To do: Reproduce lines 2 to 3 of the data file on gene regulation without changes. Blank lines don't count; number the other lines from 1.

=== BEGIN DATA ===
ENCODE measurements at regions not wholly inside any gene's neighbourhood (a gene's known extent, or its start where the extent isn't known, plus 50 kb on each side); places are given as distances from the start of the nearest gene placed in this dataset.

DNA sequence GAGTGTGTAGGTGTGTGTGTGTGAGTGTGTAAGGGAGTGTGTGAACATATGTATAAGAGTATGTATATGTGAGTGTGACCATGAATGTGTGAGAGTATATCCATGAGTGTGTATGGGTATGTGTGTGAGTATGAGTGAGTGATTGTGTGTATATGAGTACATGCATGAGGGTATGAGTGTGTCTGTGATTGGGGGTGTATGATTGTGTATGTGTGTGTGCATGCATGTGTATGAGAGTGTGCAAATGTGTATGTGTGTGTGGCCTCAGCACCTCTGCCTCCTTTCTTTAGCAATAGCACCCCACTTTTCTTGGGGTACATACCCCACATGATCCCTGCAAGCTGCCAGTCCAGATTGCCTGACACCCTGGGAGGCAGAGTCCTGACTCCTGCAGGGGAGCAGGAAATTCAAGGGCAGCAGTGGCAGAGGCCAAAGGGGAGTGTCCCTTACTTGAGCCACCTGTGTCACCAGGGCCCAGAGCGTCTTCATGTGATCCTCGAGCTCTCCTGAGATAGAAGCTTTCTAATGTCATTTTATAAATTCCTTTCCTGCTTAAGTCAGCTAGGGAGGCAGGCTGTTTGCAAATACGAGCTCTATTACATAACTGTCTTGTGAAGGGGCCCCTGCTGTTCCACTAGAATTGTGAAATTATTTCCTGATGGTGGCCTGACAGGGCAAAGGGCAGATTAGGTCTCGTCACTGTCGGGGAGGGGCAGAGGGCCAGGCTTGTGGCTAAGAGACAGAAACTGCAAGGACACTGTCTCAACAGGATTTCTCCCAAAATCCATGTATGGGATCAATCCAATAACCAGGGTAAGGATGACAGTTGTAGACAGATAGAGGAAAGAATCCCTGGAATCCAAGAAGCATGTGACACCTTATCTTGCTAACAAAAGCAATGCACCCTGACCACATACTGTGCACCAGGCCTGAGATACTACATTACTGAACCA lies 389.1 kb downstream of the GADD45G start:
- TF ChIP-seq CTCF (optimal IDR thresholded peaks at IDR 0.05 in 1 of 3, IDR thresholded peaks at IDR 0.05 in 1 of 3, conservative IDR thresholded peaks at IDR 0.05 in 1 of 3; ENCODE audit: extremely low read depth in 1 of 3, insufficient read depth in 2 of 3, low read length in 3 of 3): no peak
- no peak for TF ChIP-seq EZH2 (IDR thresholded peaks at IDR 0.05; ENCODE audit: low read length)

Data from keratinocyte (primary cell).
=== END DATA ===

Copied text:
DNA sequence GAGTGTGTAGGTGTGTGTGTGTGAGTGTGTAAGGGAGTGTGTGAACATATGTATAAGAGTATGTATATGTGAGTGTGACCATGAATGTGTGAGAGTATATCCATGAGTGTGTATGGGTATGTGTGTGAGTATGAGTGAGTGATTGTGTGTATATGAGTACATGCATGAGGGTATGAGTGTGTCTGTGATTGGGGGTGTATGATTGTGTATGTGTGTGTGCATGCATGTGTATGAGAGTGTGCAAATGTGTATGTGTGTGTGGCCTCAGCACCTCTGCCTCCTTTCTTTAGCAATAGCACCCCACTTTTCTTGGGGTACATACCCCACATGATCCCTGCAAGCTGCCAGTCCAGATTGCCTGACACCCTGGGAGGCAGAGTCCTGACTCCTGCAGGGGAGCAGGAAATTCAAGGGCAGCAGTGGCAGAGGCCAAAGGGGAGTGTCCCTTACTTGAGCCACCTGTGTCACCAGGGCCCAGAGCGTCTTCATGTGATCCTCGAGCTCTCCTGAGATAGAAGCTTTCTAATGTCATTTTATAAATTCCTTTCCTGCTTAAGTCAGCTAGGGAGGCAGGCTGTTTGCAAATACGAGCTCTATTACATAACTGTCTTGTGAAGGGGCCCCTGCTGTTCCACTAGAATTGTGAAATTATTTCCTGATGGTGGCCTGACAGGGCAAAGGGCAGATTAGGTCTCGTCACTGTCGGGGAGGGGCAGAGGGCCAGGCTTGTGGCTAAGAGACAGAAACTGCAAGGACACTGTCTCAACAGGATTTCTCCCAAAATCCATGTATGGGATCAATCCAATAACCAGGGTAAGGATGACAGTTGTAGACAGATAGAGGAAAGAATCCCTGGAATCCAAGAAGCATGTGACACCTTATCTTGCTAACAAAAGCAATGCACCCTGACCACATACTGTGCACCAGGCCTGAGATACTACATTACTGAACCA lies 389.1 kb downstream of the GADD45G start:
- TF ChIP-seq CTCF (optimal IDR thresholded peaks at IDR 0.05 in 1 of 3, IDR thresholded peaks at IDR 0.05 in 1 of 3, conservative IDR thresholded peaks at IDR 0.05 in 1 of 3; ENCODE audit: extremely low read depth in 1 of 3, insufficient read depth in 2 of 3, low read length in 3 of 3): no peak